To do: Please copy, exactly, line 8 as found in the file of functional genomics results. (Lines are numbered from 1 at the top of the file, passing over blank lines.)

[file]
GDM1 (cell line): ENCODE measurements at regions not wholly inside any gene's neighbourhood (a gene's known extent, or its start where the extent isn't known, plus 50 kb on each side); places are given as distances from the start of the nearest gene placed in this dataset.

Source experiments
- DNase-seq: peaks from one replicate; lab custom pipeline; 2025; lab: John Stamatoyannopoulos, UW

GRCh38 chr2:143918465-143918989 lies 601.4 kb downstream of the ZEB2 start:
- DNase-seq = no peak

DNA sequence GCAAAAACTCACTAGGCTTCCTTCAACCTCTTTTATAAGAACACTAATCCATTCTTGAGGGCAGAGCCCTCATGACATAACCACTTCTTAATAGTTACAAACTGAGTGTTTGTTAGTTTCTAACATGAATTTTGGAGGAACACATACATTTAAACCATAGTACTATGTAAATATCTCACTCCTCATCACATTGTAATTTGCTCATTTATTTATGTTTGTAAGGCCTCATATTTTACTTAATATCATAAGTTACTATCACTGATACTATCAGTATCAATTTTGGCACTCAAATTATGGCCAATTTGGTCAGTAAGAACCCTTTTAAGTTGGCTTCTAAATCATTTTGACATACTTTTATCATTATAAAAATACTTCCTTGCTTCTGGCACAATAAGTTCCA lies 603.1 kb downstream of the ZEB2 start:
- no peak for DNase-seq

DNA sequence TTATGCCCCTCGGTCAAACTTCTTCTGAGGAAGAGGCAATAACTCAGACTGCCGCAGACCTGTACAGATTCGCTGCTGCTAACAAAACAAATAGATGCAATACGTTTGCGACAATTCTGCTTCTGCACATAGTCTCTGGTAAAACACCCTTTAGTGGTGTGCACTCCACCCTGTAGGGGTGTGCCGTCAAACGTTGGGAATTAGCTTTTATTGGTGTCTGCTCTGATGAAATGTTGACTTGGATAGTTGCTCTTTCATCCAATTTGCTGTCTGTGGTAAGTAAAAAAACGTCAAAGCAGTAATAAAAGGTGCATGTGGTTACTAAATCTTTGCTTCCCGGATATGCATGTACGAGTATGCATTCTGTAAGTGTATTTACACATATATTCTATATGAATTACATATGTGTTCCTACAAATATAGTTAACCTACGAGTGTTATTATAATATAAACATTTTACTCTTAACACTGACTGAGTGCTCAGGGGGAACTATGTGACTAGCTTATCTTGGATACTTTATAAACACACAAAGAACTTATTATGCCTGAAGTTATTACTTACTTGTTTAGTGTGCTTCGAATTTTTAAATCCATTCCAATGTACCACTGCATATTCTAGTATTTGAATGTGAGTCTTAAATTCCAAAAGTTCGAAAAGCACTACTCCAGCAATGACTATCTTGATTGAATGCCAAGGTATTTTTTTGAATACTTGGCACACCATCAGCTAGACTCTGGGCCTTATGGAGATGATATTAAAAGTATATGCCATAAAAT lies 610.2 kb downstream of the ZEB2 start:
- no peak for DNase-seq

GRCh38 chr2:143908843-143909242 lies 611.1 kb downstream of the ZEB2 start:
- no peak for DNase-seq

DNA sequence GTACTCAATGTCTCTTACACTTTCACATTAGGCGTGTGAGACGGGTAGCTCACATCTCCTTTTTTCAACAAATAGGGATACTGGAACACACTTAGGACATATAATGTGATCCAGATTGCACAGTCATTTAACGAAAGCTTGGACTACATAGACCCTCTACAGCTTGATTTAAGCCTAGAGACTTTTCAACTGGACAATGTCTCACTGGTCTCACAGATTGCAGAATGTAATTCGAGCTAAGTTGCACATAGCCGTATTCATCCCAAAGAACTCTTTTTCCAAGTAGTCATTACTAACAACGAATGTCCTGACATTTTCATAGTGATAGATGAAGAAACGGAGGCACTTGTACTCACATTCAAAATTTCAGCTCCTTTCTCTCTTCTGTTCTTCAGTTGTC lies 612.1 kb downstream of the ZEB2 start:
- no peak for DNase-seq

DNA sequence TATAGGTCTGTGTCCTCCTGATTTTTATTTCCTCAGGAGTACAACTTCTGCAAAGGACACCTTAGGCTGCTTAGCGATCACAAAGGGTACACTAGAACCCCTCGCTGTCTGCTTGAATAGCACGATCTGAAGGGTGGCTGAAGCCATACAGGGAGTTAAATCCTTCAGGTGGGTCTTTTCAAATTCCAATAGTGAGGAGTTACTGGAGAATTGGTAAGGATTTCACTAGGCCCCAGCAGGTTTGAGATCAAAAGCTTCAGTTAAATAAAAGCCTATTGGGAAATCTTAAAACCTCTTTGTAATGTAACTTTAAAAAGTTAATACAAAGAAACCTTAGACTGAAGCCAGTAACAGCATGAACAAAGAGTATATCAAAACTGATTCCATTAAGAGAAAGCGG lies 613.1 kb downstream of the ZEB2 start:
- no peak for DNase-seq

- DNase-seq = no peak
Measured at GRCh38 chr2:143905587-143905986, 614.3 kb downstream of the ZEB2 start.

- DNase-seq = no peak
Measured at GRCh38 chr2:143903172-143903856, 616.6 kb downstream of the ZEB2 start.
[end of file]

DNA sequence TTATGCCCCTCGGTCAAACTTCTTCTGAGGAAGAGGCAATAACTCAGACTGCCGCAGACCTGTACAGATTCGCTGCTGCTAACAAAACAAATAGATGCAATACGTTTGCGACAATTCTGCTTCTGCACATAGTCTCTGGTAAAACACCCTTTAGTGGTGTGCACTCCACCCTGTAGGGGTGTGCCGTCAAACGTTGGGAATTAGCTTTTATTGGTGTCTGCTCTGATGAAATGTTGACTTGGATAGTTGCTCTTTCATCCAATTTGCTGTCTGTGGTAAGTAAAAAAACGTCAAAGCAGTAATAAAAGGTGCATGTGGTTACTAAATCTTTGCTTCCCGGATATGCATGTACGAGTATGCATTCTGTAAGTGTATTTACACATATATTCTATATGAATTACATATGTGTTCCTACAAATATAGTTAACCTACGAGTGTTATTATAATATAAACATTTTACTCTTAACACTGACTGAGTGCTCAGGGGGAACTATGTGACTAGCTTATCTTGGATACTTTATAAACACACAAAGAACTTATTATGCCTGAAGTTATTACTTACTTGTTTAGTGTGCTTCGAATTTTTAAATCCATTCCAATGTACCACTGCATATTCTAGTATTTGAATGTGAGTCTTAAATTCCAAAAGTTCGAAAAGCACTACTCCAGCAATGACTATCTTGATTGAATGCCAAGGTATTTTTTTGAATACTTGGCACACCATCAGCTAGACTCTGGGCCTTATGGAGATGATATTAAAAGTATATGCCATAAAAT lies 610.2 kb downstream of the ZEB2 start: